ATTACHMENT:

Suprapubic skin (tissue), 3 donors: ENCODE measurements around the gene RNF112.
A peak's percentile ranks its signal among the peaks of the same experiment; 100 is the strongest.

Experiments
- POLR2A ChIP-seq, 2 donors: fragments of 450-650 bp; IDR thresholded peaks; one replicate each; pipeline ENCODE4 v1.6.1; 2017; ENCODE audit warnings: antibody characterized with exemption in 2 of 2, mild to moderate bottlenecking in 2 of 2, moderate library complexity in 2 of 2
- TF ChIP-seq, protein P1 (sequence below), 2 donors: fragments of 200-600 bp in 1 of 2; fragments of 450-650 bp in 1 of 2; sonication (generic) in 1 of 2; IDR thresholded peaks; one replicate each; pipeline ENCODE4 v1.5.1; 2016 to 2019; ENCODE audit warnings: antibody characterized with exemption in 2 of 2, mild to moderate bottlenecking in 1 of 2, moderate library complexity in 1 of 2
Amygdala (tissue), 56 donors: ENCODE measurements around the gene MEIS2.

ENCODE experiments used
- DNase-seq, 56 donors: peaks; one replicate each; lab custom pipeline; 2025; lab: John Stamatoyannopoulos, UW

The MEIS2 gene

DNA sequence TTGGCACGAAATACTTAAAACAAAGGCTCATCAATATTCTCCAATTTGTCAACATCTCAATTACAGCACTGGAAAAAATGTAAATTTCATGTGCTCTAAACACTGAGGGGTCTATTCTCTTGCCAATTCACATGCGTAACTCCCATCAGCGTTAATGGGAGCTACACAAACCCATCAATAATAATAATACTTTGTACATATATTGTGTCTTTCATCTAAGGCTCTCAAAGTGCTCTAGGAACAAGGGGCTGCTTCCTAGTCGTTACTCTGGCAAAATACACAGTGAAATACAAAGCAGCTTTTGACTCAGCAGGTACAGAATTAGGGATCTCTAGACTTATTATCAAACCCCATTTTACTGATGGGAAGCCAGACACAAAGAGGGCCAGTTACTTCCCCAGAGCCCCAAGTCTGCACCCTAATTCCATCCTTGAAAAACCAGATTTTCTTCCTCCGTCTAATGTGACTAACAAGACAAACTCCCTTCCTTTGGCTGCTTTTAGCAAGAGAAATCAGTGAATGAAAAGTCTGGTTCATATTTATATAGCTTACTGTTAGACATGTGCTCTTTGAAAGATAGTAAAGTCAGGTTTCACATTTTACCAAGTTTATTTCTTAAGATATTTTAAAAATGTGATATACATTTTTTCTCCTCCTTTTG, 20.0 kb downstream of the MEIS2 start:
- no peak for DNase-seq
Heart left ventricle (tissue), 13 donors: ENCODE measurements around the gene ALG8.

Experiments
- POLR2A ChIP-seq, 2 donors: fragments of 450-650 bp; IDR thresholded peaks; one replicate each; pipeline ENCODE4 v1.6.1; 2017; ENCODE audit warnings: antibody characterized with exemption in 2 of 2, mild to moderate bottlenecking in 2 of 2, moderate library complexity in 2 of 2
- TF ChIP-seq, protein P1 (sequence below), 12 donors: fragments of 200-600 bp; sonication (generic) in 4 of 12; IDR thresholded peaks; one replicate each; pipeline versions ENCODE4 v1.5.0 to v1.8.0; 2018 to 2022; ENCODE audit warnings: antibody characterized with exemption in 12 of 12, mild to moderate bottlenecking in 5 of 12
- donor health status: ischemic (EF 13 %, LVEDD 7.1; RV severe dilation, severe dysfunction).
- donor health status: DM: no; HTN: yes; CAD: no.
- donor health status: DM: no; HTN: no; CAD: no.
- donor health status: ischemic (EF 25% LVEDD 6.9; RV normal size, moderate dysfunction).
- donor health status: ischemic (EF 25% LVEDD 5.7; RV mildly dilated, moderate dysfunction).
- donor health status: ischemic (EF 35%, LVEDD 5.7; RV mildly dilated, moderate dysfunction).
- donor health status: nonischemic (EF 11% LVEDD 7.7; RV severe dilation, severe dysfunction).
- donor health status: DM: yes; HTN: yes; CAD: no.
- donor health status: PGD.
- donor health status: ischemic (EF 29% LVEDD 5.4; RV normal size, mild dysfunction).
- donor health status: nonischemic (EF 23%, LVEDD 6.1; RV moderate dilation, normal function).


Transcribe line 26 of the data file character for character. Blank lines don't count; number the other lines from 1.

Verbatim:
- donor health status: nonischemic (EF 23%, LVEDD 6.1; RV moderate dilation, normal function).